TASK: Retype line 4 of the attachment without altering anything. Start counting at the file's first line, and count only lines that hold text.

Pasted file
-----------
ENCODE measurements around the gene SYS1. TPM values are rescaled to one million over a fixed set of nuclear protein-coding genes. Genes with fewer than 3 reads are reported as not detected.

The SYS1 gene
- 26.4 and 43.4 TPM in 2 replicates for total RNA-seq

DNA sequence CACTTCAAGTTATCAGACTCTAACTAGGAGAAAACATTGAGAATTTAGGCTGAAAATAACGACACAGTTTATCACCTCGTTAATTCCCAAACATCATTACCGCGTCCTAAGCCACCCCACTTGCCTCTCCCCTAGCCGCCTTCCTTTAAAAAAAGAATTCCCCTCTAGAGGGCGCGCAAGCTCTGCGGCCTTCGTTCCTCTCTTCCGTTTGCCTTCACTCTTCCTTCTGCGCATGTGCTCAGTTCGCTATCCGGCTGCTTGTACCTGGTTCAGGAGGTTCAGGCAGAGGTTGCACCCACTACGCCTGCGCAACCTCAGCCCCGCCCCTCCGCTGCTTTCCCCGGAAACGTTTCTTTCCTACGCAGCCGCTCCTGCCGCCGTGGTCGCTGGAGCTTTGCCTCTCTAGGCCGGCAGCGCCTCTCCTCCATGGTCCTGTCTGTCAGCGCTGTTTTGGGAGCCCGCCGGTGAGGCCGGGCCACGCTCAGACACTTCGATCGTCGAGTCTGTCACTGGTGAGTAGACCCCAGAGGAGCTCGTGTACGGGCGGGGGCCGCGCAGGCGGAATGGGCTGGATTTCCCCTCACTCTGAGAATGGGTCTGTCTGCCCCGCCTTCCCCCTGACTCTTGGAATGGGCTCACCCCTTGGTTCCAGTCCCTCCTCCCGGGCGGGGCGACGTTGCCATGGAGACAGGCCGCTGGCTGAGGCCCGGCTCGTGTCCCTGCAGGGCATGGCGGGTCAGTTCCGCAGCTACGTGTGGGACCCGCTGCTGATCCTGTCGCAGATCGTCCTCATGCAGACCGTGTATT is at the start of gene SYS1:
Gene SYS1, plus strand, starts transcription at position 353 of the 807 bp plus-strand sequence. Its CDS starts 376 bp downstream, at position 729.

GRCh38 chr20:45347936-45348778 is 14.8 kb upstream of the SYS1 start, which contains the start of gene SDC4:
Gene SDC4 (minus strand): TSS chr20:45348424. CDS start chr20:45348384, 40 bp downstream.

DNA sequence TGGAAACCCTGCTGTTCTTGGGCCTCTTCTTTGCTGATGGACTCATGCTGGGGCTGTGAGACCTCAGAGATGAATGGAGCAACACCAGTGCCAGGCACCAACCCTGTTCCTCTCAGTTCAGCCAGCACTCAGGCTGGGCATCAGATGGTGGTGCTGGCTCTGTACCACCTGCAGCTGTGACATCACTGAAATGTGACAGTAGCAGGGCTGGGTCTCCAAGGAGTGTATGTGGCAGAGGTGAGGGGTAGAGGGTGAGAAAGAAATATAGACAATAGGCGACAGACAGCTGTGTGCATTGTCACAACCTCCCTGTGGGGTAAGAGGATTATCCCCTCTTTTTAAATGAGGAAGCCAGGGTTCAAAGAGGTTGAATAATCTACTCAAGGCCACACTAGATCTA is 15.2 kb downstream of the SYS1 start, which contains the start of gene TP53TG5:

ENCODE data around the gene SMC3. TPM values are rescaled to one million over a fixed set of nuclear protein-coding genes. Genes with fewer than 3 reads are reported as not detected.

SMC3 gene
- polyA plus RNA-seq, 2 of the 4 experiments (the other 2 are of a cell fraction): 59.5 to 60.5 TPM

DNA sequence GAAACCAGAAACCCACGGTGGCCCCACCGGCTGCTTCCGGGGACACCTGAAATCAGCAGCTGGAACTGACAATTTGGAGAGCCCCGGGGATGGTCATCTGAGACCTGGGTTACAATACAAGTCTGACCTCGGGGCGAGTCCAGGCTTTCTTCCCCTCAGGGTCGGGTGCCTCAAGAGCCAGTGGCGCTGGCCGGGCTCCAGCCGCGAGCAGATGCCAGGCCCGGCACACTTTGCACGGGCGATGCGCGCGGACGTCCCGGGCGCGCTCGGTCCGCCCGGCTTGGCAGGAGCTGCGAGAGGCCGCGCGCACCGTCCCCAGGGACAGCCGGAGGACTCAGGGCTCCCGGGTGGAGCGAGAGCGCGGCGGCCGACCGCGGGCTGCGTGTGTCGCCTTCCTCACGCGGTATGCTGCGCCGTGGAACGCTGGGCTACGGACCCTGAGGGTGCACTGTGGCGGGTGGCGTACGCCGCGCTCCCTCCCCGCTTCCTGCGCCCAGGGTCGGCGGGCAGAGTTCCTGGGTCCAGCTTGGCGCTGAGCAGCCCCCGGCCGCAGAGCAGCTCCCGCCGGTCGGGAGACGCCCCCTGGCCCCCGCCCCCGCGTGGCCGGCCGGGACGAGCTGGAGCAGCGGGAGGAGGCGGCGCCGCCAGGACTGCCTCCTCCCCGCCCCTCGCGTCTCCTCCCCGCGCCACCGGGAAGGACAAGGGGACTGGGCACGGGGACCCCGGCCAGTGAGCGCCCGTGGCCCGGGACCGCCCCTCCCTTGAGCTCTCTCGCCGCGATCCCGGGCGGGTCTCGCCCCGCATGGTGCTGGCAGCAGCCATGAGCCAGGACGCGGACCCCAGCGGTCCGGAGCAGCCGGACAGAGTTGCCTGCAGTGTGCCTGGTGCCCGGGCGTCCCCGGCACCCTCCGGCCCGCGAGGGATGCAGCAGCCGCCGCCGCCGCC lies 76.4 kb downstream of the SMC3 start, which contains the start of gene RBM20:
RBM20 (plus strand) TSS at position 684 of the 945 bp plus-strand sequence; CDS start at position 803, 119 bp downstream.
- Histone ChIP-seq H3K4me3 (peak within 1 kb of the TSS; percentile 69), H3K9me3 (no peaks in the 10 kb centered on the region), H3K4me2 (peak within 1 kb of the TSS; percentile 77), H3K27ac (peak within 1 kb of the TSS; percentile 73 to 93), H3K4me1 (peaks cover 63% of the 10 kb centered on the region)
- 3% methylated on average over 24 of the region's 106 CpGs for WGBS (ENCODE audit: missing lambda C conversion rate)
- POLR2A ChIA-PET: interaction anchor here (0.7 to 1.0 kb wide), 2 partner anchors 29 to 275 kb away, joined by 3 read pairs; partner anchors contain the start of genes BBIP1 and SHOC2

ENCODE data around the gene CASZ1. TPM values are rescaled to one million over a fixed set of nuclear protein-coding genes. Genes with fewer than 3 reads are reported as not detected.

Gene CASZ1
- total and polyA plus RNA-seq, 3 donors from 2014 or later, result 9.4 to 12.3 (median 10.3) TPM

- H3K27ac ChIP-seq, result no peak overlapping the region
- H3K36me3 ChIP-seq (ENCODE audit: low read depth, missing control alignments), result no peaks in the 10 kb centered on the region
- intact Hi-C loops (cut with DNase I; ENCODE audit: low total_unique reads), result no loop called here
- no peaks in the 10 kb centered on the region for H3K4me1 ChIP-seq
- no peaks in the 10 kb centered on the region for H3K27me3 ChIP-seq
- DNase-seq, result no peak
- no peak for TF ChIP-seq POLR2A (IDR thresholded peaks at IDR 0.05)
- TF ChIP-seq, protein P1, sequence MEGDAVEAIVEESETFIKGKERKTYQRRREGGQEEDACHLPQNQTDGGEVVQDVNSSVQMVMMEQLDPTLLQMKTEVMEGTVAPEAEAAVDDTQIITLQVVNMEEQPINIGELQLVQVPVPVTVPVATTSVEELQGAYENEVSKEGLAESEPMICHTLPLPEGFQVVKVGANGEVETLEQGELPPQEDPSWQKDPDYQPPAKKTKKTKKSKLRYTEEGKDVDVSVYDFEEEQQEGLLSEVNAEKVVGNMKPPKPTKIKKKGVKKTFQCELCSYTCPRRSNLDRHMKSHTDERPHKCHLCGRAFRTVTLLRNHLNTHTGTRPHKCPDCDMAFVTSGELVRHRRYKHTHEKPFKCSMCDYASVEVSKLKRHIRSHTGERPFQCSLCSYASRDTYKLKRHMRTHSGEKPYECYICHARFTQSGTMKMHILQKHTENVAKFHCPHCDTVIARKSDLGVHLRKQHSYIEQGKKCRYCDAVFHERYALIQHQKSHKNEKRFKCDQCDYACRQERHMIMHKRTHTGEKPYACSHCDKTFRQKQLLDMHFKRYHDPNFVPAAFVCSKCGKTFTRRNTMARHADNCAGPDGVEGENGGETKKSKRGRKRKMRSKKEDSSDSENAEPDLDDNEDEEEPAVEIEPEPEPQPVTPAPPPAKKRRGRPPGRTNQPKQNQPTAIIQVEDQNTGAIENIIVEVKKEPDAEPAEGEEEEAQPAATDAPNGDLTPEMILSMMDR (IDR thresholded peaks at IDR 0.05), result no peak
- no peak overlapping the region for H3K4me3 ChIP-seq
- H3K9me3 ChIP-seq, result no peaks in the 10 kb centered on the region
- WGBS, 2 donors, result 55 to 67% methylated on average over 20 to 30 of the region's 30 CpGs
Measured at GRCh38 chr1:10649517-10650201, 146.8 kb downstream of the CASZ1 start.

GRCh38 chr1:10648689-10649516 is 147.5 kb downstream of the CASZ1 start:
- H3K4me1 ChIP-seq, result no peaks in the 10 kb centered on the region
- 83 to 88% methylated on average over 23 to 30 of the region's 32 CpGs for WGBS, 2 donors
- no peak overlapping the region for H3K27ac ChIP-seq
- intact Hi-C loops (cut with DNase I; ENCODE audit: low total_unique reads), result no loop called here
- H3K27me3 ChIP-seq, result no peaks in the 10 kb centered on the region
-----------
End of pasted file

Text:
DNA sequence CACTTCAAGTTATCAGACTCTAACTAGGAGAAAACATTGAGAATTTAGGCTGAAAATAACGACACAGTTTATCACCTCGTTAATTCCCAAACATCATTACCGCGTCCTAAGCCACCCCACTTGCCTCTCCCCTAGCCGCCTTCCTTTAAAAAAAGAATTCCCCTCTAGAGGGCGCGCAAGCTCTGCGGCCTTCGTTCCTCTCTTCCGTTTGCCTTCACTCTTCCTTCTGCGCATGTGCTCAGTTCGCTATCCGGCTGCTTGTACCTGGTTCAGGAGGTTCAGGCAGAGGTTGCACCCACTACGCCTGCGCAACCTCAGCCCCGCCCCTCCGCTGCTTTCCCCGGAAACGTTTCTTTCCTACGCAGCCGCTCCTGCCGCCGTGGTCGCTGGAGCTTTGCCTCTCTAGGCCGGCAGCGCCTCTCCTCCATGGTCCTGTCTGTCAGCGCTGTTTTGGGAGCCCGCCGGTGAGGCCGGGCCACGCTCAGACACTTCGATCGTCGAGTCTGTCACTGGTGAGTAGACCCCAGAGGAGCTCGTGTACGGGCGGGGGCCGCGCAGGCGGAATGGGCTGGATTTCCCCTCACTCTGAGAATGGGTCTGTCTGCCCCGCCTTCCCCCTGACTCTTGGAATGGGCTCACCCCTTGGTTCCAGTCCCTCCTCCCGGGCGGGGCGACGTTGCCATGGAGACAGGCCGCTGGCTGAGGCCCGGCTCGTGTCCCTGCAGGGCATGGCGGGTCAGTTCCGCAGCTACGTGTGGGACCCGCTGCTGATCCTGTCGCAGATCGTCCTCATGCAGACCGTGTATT is at the start of gene SYS1: